If things continue as they have been going recently, by the time the end of next month rolls around, the hedge fund industry will reach above the highest level of two years ago. This comeback is due to average returns of 18.3% this year as of October 21st, almost completely counterbalancing the crushing 19% downturn which made 2008 so difficult for investors.

Hedge Funds Climb Along with Moods on Wall Street

Optimism has taken hold of hedge fund managers lately as the major indexes, such as the Eurekahedge Fund Index and MSCI World Index show gains in the month of July. This month’s gain continues a 5 month upward trend for hedge fund managers.

According to the Eurekhedge Index, July posted a 2.1 percent gain, while the MSCI showed a remarkable 8.4% rise. The year to date improvement comes to 12 percent for the Eurekahedge and 14 percent for MSCI.

Hedge fund managers are feeling relief to finally be leaving the difficult times of the 2008 financial markets. They are hopeful that the rest of 2009 will leave the recession behind in the dust bowl of history. Many analysts view 2008 as the worst economic downturn since the Great Depression of late 1929 and the 30’s.

Peter L. Bernstein, Proponent of Effecient Markets, Dies In New York

Peter Bernstein, president of Peter L. Bernstein Inc., a consulting firm to corporations and institutional investors, died last Friday, June 5, 2009. Bernstein was the author of several books, including “Capital Ideas: The Improbable Origins of Modern Wall Street” and “Against the Gods: The Remarkable Story of Risk.” He was also the author of many articles and other books about investment management, risk, and the markets.

He was an economic consultant who strove to bring the ideas of modern investment down from the ivory tower of academia and into the hands of the practitioner.

Harry M. Markowitz, the 1990 Nobel laureate in economics and adjunct professor of finance in the Rady School of Management at the University of San Diego mourned Bernstein’s passing. “I’m slightly in a state of shock. Peter was a good friend. He had this fantastic way to explain mathematical concepts to non-mathematicians. I was surprised to learn he was a non-mathematician.”

Peter L. Bernstein graduated from Harvard University magna cum laude with a degree in economics.

Bruce I. Jacobs, principal of Jacobs Levy Equity Management said about Bernstein, “Whether it was Harry Markowitz’s theories of portfolio optimization, or Bill Sharpe’s capital asset pricing model, or the option-pricing theory of Fischer Black, Myron Scholes and Robert Merton, Peter seemed able to translate the most abstract, arcane ideas into language that was accessible to those of us not necessarily trained in physics and higher mathematics. And he was able to do so in a lively, informal style while keeping all the main points intact.”

What are Taft-Hartley Pension Funds?

As our financial crisis continues to become more complex and difficult to fathom, many different types of funds are being discussed in the news. One type of fund that is frequently discussed is the Taft-Hartley Pension Fund. These funds came into existence as a result of an act of congress in 1947 as part of an amendment to the famous Wagner act of 1935, the comprehensive and history making legislation giving workers many rights, especially to form unions and other benefits, also known as the National Labor Relations Act.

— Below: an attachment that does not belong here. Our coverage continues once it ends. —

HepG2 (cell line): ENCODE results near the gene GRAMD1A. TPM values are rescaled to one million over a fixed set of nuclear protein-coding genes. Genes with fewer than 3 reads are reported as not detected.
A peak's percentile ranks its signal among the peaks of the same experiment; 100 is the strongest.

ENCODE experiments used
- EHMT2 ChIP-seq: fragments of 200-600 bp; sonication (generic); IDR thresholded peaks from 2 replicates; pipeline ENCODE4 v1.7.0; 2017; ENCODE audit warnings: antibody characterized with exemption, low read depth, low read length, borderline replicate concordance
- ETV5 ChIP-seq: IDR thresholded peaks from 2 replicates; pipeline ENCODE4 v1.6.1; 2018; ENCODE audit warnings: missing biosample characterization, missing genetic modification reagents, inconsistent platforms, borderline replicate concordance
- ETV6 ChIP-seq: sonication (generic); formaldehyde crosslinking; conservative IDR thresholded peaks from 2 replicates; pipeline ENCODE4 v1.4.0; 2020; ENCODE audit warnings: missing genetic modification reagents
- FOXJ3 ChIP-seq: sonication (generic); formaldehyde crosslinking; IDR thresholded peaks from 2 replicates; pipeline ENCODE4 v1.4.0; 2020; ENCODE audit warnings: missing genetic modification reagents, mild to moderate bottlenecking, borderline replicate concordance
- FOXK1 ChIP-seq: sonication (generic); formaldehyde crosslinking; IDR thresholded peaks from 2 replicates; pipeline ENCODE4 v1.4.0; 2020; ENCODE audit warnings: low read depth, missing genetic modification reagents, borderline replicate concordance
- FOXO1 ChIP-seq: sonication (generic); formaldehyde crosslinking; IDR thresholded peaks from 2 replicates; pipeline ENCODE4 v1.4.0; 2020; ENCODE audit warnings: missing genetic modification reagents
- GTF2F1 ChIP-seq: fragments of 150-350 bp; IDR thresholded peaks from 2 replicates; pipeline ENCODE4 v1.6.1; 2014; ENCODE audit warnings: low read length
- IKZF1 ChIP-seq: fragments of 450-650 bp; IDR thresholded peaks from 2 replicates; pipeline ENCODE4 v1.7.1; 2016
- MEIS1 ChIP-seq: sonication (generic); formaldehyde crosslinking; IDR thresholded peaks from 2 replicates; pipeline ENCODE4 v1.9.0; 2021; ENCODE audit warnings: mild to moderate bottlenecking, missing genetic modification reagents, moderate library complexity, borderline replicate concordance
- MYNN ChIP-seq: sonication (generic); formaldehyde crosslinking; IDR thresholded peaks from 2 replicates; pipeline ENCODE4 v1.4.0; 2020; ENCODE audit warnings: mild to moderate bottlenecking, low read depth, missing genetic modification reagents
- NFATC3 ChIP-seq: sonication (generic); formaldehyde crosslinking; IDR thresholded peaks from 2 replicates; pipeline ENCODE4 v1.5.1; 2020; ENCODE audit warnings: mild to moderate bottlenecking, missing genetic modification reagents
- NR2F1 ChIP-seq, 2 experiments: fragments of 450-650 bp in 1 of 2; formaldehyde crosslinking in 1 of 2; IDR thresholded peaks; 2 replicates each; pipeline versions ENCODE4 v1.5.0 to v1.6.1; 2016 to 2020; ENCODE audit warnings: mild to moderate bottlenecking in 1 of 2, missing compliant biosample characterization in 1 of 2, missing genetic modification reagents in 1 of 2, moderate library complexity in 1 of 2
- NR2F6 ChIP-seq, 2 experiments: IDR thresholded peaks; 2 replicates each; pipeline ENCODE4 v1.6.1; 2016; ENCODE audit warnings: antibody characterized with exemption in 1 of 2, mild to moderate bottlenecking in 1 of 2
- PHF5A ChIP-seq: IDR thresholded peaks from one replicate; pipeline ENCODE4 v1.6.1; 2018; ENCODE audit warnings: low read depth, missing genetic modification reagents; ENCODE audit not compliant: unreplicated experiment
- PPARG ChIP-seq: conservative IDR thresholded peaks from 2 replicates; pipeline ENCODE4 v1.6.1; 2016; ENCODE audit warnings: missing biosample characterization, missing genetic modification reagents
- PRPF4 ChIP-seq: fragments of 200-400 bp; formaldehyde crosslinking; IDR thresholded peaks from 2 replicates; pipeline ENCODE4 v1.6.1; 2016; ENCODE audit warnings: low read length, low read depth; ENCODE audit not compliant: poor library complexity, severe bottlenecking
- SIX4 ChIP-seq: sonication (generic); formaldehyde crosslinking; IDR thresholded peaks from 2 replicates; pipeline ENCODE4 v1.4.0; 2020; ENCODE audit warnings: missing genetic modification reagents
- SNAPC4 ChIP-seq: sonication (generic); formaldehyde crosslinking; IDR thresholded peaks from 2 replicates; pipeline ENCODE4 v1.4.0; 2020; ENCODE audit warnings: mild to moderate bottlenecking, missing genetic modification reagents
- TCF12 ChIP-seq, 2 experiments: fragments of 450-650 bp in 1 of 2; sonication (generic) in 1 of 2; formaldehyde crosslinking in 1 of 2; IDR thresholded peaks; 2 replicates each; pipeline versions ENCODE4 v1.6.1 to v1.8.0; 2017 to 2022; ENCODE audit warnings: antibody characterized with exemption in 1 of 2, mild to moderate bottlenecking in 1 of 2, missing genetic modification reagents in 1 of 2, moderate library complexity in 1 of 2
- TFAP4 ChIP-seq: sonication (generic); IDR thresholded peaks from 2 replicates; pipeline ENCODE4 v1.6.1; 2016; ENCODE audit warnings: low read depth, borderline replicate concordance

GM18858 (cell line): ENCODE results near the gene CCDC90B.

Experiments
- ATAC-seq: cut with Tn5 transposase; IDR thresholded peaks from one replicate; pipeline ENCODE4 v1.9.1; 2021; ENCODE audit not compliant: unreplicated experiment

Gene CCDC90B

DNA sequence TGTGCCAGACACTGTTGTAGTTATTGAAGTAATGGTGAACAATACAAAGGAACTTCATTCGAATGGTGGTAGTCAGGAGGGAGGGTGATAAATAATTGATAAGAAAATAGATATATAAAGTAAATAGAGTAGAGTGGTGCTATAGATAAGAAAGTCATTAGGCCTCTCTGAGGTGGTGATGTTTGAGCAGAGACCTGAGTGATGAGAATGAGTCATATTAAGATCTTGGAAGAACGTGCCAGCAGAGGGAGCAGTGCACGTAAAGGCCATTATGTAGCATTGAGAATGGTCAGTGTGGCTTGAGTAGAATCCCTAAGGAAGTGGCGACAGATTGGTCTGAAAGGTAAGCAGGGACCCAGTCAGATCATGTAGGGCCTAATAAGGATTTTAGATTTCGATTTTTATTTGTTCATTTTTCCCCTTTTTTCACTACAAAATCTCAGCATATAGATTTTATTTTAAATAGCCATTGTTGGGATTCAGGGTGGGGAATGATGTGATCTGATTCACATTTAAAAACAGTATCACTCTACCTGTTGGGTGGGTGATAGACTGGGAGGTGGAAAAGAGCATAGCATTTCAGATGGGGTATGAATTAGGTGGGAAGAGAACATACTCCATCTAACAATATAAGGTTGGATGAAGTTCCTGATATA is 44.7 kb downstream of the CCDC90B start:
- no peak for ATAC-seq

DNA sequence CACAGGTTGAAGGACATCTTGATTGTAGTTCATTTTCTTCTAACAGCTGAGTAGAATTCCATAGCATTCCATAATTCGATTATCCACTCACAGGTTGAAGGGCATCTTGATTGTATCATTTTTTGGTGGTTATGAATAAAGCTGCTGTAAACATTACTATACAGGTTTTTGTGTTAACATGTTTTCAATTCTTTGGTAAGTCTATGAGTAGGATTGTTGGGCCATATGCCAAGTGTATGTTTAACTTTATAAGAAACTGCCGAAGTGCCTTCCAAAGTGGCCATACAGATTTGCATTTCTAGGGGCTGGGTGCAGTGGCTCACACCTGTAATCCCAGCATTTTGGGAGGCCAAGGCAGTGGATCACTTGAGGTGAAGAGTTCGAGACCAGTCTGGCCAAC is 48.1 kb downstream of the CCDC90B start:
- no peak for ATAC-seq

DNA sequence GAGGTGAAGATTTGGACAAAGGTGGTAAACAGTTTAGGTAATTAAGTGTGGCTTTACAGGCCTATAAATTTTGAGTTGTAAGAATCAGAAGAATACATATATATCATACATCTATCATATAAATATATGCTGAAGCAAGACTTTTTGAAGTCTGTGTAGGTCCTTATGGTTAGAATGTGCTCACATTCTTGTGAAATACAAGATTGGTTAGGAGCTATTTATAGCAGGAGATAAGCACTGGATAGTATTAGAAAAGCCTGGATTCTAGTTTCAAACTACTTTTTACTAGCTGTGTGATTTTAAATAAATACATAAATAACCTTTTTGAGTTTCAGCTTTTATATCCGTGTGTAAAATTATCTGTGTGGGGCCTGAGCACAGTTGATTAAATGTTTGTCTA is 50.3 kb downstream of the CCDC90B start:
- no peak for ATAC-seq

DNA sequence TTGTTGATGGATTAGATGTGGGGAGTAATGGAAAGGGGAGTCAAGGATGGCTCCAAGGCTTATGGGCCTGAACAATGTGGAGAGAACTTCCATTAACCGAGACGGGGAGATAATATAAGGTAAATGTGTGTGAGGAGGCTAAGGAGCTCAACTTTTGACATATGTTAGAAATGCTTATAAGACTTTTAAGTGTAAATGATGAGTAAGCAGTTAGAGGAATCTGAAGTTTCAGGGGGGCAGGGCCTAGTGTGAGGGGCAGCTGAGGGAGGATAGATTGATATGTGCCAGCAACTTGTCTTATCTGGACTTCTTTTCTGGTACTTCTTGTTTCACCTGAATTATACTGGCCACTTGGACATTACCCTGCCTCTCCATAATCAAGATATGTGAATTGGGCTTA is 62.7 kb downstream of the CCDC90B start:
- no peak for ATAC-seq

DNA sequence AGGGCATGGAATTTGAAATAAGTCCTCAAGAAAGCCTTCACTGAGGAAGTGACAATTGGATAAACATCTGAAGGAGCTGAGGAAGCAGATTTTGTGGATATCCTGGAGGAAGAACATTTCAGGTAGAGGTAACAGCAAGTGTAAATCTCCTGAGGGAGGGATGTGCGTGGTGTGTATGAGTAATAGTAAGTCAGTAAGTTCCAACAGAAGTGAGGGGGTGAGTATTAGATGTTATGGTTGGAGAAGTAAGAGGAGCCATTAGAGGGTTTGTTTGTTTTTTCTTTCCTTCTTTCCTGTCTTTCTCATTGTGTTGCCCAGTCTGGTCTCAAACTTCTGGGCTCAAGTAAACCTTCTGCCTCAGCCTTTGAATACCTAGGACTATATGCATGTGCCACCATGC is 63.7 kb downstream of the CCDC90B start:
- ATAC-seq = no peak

Today over 6% of all pension fund assets are of the Taft-Hartley variety, representing 420 billion dollars worth of investment capital. Since this is certainly a significant amount of money, it is worthwhile to learn a bit about what these funds are.

Taft-Hartley pension funds are the way companies provide benefits to their employees at retirement. The funds are composed of contributions which the employer makes on behalf of their employees, contractually negotiated by the union that the worker is a member of; and the gains or losses that the fund is subject to while it is invested by the fund’s trustees.

Trustees are appointed in equal number by both the union and the employer, and are responsible for overseeing the investment and deciding what benefits the plan can afford upon retirement.

Usually investment firms are given the responsibility of overseeing the fund’s investment strategy as the trustee. There are many firms which oversee Taft-Hartley pension funds, including EnTrust Capital Inc.; McMorgan & Company, John F. Santaguida managing director, and consulting firms, such as Milliman, which advise trustees on how to focus on targeting the investment returns assumed by the plan.

Hedge Fund History

For the curious among us, here is a brief history of hedge funds.

A man named Alfred W. Jones is credited with creating the first hedge fund in the year 1949. He was not only a financial journalist but an author and sociologist as well. Jones’ understanding of price fluctuations of individual assets considered two separate components, the performance of the asset itself and the movement of the market as a whole.
Keeping these two separate components in mind he structured his fund in such way as to neutralize the effect of the overall market movement on his assets. He created a balanced, conservative portfolio by purchasing assets whose price he expected to perform better than the market ‘selling short’ assets which he expected to be weaker than the overall market performance. In this way Jones was able to reduce the risk of his fund’s loss in value due to market fluctuations since if the market goes down, his shorted assets’ value will increase even though his assets purchased long would go down; And if the market goes up, the gain in the ‘long’ assets would be cancelled by the loss of the ‘short’ assets value.

This type of fund became known as a ‘hedge’ fund, because by covering the risk of the market going either up or down you have ‘hedged’ your bets, so to speak- protected them on both sides.

Aside from a few notable exceptions Jones’ hedge fund approach to investing was not widely known until an article appeared in 1966 by Carol Loomis in Fortune magazine. Loomis praised Jones’ fund, coining the term ‘hedge fund’ and noting that his fund had outperformed the best mutual fund’s performance by 44% over the past five years and by 87% over the past 10 years.

Over the following three years over 130 hedge funds were begun.